The political posturing around the debt ceiling “crisis” was mostly a distraction from the hard issues. The hardest of those – underlying US economic decline – keeps resurfacing to display costs, pains and injustices that threaten to dissolve society. Its causes – two long-term trends over the last 30 years – help also to explain the political failures that now compound the social costs of economic decline.
The first trend is the attack on jobs, wages and benefits, and the second is the attack on the federal government's budget. The first trend enables the second. A capitalist economy suffering high unemployment with all its costly consequences shapes a bizarre, disconnected politics. The two major parties ignore unemployment and the system that keeps reproducing it. They argue instead over how much to cut social programs for the people while they agree that such cutting is the major way to fix the government's broken budget.
The first trend amounts to looting the US working class (the media softens that to “disappearing middle class”). Since the 1970s, real wages have been flat to declining, while productivity per worker has risen steadily. What employers give workers (wages) has remained the same while what workers produce for their employers (profits) rose. Workers and their families responded by working ever more hours and borrowing ever more money to get or keep the “American dream.” By 2007, they were physically exhausted, families emotionally stressed and deeply anxious about the debts that their flat real wages could no longer sustain. When the system crashed, zooming unemployment, further wage and benefit reductions and home foreclosures made everything still worse for most Americans.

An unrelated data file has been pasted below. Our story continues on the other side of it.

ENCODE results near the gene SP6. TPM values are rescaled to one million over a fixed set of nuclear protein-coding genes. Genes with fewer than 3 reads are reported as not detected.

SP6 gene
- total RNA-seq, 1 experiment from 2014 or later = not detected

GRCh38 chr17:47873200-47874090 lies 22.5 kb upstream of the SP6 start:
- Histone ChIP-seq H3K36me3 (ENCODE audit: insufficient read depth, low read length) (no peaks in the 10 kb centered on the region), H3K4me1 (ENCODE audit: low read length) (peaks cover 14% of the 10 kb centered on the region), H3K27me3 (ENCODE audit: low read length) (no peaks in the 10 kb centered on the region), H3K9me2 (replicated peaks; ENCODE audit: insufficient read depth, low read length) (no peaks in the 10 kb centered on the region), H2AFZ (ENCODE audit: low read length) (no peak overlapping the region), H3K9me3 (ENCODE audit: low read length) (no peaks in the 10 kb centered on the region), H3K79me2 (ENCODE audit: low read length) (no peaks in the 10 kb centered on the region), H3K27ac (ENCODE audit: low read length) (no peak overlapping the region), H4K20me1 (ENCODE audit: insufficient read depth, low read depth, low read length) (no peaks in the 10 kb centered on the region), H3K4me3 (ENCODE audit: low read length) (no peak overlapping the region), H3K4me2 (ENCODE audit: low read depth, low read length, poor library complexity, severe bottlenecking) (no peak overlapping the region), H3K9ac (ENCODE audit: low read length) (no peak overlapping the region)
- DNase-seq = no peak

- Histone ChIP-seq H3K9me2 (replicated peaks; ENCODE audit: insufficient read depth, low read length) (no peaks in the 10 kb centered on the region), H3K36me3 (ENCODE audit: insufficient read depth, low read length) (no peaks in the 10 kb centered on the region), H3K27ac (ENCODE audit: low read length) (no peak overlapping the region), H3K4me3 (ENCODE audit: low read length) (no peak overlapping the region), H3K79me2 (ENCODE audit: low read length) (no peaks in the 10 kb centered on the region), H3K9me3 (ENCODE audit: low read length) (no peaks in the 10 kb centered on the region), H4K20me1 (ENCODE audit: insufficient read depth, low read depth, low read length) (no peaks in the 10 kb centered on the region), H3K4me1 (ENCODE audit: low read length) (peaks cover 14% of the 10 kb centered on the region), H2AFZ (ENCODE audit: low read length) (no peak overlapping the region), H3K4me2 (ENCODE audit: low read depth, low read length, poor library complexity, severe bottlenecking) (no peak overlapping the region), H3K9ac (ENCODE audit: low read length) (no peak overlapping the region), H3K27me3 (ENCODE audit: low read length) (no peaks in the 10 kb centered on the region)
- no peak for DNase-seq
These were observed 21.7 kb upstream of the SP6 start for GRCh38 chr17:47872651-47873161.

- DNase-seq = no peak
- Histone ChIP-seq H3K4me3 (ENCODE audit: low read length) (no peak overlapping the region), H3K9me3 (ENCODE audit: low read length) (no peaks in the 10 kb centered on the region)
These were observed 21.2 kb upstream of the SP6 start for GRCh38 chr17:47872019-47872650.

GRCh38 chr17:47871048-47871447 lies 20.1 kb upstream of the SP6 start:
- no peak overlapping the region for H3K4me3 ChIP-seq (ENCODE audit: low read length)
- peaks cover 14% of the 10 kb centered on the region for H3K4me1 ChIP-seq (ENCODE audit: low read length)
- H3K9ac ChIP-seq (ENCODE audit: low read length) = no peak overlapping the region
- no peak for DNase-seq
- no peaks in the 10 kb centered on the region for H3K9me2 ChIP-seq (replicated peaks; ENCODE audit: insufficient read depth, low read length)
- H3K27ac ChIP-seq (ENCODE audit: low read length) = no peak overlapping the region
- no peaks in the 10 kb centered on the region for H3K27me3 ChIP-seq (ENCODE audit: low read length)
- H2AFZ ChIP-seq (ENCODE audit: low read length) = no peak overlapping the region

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The second trend was looting the government. This happened because exhausted and stressed workers turned away from participation or even political interests after the 1970s. In contrast, employers used the profits made possible by flat wages and rising productivity to buy politicians, parties and policies. More than ever before, businesses and top executives grabbed the levers of political power. They made government serve their interests. Starting in the 1980s, Washington lowered business taxes, deregulated businesses, cut taxes on executives' and other high incomes, increased spending on the military-industrial and medical-insurance complexes, provided more opportunities and freedom for financial speculation, and so on. To distract people from recognizing, debating, or opposing this political shift, more was also spent on social programs and supports.
Washington was thus deprived of tax revenues (chiefly on corporations and the richest individuals) while spending more on defense, business supports and social programs. As this gap between revenues and expenditures rose, Washington kept borrowing ever more. Rising annual budget deficits added to the national debt. When the private capitalist system crashed in 2007, business and the rich made sure the government spent vast sums to bail out banks, insurance companies and large corporations and to revive the stock market. Accordingly, government deficits and debts zoomed upward.